Friday

20th Sep 2019

May now gambles on last-minute softer Brexit deal

  • Theresa May spoke after two days of inconclusive cabinet talks and parliament votes (Photo: Number 10 - Flickr)

British prime minister Theresa May has gambled on talks with opposition leader Jeremy Corbyn to avoid a no-deal Brexit.

Her decision could lead to closer EU relations and a second extension of the Brexit deadline.

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  • Jeremy Corbyn (l) has said UK should stay in a permanent customs union with EU (Photo: European Commission)

But fury inside her own party and from her Northern Irish allies could also prompt snap elections and a no-deal exit on 12 April.

May announced her gambit after seven-hour long, but inconclusive, talks with her cabinet ministers in London on Tuesday and after MPs rejected a series of Brexit proposals on Monday.

"Today I am taking action to break the logjam: I am offering to sit down with the leader of the opposition and to try to agree a plan that we would both stick to, to ensure that we leave the European Union and that we do so with a deal," she said.

"The ideal outcome of this process would be to agree an approach ... that both the leader of the opposition and I could put to the house for approval, and which I could then take to next week's European Council," May added, referring to an emergency EU summit in Brussels on 10 April.

"I've always been clear that we could make a success of no-deal in the long term, but leaving with a deal is the best solution," the prime minister said.

For his part, Corbyn agreed to hold talks on Wednesday.

"I recognise my responsibility," the leader of the left-wing Labour Party said.

The talks opened the door to a softer Brexit than that envisaged by May's Conservative party.

Corbyn has in the past said the UK ought to stay in a permanent customs union with the EU and to have the same relations with the single market as those it has now. He also wants workers' rights in the UK to be continuously aligned with those in the EU.

The new talks were greeted with caution by EU officials, who previously said they would need strong reasons to extend the 12 April deadline further.

"Even if, after today, we don't know what the end result will be, let us be patient," EU Council president Donald Tusk said.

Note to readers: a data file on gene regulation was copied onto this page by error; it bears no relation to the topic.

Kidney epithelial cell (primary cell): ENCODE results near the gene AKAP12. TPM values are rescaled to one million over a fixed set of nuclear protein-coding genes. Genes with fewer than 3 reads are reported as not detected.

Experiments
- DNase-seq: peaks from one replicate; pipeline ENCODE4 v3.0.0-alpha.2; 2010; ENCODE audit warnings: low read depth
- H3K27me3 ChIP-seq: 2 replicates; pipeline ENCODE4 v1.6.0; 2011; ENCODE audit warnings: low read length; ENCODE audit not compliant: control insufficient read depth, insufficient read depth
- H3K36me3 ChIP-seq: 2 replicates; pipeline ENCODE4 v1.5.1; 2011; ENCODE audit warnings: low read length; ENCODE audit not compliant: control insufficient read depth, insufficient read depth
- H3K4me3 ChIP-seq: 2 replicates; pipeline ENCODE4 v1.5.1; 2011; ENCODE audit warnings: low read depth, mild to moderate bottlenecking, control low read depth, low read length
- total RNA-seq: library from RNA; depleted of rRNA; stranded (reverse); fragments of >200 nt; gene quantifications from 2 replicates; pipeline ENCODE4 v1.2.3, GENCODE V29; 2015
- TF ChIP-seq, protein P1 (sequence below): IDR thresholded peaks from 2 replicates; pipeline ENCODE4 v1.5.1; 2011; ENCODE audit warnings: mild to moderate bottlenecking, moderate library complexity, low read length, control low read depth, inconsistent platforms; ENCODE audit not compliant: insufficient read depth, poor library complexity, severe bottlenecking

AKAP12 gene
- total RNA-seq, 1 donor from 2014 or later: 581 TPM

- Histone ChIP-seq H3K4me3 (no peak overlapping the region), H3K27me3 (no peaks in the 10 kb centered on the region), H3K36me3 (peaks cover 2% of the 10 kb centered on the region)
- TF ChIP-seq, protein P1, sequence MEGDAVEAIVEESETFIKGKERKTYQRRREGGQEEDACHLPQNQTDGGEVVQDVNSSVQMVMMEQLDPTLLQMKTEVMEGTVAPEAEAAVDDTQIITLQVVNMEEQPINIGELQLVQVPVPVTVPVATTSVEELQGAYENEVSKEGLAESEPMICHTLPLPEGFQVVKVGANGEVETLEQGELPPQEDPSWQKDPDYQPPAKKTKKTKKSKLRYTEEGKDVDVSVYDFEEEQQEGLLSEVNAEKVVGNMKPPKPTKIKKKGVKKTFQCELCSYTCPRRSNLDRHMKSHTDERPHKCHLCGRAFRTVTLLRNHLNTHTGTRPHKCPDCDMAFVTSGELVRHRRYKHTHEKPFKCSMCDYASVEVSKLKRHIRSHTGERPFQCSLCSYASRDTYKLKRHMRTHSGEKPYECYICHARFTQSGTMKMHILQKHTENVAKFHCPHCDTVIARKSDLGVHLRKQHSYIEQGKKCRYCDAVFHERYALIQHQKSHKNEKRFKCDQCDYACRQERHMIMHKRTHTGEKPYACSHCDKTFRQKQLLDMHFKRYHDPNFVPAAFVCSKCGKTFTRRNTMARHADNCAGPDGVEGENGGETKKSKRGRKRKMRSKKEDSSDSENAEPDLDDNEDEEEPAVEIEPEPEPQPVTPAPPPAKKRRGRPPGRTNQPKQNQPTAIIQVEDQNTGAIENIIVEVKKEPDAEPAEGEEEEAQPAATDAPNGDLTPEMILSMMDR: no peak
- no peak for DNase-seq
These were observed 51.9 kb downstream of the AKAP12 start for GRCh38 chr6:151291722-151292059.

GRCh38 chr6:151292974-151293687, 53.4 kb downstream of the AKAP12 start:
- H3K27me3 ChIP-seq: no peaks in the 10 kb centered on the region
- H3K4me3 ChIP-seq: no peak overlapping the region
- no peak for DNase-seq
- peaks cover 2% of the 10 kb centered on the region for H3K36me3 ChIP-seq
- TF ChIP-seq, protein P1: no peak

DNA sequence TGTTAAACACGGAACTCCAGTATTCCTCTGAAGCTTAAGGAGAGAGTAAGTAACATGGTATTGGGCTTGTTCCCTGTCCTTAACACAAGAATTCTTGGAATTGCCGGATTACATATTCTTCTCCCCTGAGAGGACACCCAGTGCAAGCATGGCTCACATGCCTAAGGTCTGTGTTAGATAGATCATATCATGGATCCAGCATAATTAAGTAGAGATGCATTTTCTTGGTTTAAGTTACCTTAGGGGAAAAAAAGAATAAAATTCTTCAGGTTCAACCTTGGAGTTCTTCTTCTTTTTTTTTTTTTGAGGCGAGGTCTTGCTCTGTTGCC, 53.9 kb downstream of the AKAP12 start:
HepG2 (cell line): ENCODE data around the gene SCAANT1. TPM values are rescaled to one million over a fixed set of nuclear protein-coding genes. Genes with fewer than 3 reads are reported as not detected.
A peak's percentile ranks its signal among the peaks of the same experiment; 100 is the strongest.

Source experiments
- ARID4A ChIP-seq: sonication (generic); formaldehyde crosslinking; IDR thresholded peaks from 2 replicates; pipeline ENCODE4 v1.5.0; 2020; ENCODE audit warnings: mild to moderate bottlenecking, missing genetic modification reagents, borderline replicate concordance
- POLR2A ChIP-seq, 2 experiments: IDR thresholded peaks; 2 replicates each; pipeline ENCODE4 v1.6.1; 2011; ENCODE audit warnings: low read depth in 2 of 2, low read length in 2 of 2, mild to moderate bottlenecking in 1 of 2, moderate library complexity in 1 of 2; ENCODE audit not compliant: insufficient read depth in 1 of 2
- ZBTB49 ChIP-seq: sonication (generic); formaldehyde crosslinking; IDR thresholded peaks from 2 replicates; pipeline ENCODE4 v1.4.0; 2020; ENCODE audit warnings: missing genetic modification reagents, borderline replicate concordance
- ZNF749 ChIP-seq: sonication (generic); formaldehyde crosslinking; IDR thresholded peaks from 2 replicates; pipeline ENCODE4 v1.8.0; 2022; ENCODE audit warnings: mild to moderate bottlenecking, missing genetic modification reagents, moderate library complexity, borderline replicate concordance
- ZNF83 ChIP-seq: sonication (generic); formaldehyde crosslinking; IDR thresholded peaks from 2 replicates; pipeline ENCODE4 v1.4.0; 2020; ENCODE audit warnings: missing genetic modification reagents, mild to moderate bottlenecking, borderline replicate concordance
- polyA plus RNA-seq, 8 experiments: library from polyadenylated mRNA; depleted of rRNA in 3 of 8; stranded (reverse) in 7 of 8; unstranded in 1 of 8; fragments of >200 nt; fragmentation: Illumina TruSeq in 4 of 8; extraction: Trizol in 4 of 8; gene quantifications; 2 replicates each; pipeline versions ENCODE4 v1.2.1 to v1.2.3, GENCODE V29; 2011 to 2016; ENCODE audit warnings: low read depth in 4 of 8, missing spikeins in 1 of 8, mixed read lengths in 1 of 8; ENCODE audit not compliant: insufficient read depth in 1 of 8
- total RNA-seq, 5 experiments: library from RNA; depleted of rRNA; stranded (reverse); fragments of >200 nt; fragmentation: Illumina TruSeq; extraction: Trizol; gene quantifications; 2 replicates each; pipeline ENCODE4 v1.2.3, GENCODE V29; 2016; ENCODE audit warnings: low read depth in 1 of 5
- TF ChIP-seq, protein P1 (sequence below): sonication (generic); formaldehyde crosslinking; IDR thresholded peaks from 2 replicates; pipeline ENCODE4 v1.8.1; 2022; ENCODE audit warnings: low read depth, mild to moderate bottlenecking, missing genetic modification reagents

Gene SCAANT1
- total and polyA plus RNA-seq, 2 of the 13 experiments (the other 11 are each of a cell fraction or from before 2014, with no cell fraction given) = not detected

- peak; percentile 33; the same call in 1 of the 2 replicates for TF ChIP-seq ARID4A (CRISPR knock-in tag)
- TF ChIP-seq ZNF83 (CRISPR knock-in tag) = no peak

The French and German foreign ministers, speaking to press from a UN meeting in New York, were more critical of the British confusion.

"We are five minutes past midnight and this should be known in London," Germany's Heiko Maas said.

"Honestly, it's sometimes difficult to follow," France's Jean-Yves Le Drian said on the twists and turns of the Brexit debate in London.

"Three years after their decision, it would be great if they had a clear position. Otherwise, a hard Brexit will have to take place in the coming days," he added.

But back in London, May's appeal to Corbyn was seen as a betrayal by the eurosceptic wing in her party, auguring a potential collapse of the government.

"You do find that leaders who decide to go with the opposition rather than their own party find their own party doesn't plainly follow," Jacob Rees-Mogg, a Tory MP who leads an anti-EU faction in May's party, said.

Boris Johnson, a Tory MP and former foreign minister, said a deal with Corbyn would make Brexit "soft to the point of disintegration".

The Northern Irish Democratic Unionist Party, which props up May's minority government in Westminster, added: "It remains to be seen if sub-contracting out the future of Brexit to Jeremy Corbyn, someone whom the Conservatives have demonised for four years, will end happily."

Meanwhile, if the Corbyn talks failed, May said she would put "a number of options for the future [EU] relationship" to "a series of votes" in parliament "to determine which course to pursue."

"Crucially, the government stands ready to abide by the decision of the house," she said on Tuesday.

But that failed to reassure business groups, given that parliament had failed to agree on any course of action over the past three years.

"The clock is still ticking, and avoiding a messy and disorderly exit from the EU is still the top priority for our business communities," Adam Marshall, the head of the British Chambers of Commerce, said after May spoke.

No-deal Brexit 'very likely', Barnier warns

After British MPs once again rejected all alternative options, the EU's chief negotiator said it is "very likely" the UK will leave without a deal. And a long extension needs a "strong justification" from the UK.

British MEP removed from key role in Gibraltar row

Spain pushed to describe Gibraltar as a "colony", in legislation needed for visa-free travel for British citizens to the EU after Brexit. Parliament disagreed. But when a British MEP represented the parliament's position, he was removed.

Juncker rules out short Brexit extension without deal

With the British prime minister asking for more time to bring opposition MPs onboard and shape a new deal at the very last minute, Jean-Claude Juncker warns London that 12 April is the last deadline.

May asks for Brexit extension until 30 June

British prime minister Theresa May asks the EU to further delay Brexit, until 30 June - which means the UK will start preparations to hold European elections. Meanwhile, EU Council president Donald Tusk mulls a year-long flexible extension.

Juncker: No-deal Brexit 'palpable'

EU Commission president Jean-Claude Juncker said he is not emotionally attached to the Irish backstop, but workable solutions are required to keep the peace on the island.

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